Collaborative divorce is not for everyone. Sure, most families going through divorce would benefit from the private, secure, and non-adversarial nature of the collaborative process. However, it may not be right for you if certain things are important to you.
Collaborative divorce is not right for you if…
You are seeking revenge
If you are seeking revenge, collaborative divorce is not right for you. The collaborative process will not satisfy your need to see your spouse suffer. This is because, at the beginning of the case, everyone signs a collaborative participation agreement in which the spouses agree to engage in good faith discussions to reach a resolution. Each spouse has his or her own attorney, and the attorneys are there solely to help the clients reach an agreement. The attorneys cannot be used for opposition research, lengthy motion practice, or accusatory litigation.
However, the attorneys are also there to safeguard the process. If an attorney believes that his or her client is no longer acting in good faith, or is only attempting to damage the other spouse, the attorney may have the right to terminate the process. This shuts down behavior meant to harass the other spouse. If the attorney believes his or her client can put the need for revenge aside, the collaborative process may continue. If not, the collaborative attorney has a duty to ensure that the process is not being used as a tool for vengeance.
Further, the collaborative process generally involves a neutral facilitator, with a background in communication, childhood development, and family and power dynamics. The facilitator helps keep conversations productive and forward-focused rather than centered on past grievances. The facilitator is also there to address power imbalances and shortcut vengeful actions and communications.
You need your “Day In Court”
If you need a judge to say that you are right and your spouse is wrong, collaborative divorce is not right for you. In the collaborative process, you only go in front of a judge once you have reached an agreement. The judge is not there to make decisions; the judge is only there to review and (except under narrow circumstances) ratify decisions you and your spouse have reached.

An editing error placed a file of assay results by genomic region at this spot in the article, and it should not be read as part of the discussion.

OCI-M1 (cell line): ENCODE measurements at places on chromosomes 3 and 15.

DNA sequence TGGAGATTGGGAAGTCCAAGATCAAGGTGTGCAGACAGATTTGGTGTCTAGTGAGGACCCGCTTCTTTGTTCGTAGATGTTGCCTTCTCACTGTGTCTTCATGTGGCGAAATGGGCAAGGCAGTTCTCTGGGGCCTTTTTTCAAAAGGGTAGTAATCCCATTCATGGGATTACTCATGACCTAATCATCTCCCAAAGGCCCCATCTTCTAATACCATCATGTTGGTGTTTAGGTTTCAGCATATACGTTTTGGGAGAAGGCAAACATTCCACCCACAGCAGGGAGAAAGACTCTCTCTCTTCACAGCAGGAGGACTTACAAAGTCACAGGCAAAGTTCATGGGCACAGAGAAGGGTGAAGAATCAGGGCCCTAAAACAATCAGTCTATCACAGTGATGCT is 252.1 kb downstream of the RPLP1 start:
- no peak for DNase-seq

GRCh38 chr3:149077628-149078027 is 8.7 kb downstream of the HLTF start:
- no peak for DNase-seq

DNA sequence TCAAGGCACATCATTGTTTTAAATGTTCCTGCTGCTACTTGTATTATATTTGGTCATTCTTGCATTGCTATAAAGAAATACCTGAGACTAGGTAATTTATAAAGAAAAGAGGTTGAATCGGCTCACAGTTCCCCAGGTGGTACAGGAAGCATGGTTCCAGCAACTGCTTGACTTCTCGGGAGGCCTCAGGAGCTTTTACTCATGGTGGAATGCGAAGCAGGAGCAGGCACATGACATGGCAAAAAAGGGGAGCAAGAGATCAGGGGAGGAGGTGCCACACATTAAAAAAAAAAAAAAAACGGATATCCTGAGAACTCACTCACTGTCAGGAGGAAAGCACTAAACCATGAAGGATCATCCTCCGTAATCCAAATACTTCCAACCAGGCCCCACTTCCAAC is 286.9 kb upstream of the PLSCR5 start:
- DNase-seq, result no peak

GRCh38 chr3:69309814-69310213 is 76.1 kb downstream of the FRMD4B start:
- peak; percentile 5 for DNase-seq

In truth, even in traditional divorce litigation, parties rarely get the satisfaction of a judge telling them they are right. Usually, the judge sees that both parties are acting poorly. This is because the court system is an adversarial system, where both parties are trying to make themselves look good and the other look bad. Oftentimes, by the end of a divorce trial, both spouses look slimy and seem to hate one another more than they love their children.
You are trying to hide assets
Collaborative divorce is not right for you if you are trying to hide assets. One of the hallmarks of the collaborative process is transparency. In the collaborative participation agreement, you and your spouse agree to provide all relevant information. If you refuse to be transparent, your collaborative attorney will have the right to withdraw or terminate the collaborative process. Collaborative attorneys take the responsibility of engendering transparency very seriously.
But collaborative divorce safeguards transparency in another way. The spouses usually retain a neutral financial professional, generally with a background as a financial planner or forensic accountant. The financial professional gathers relevant financial information and documents. By working with both spouses and creating a balance sheet of assets and debts, along with a schedule of income and expenses, the financial professional will usually spot if anything looks fishy. If so, the financial professional will dig in until both spouses are satisfied that you can make informed decisions.
As stated above, collaborative divorce is not for everyone. However, if you are willing to move forward in your life without seeking revenge or being told you are right, and if you are willing to be transparent, the collaborative process is likely right for you.
Adam B. Cordover is co-editor and co-author of an upcoming American Bar Association book on collaborative family law. He trains attorneys, mental health professionals, and financial professionals how to offer collaborative services with the Tampa Bay Collaborative Trainers.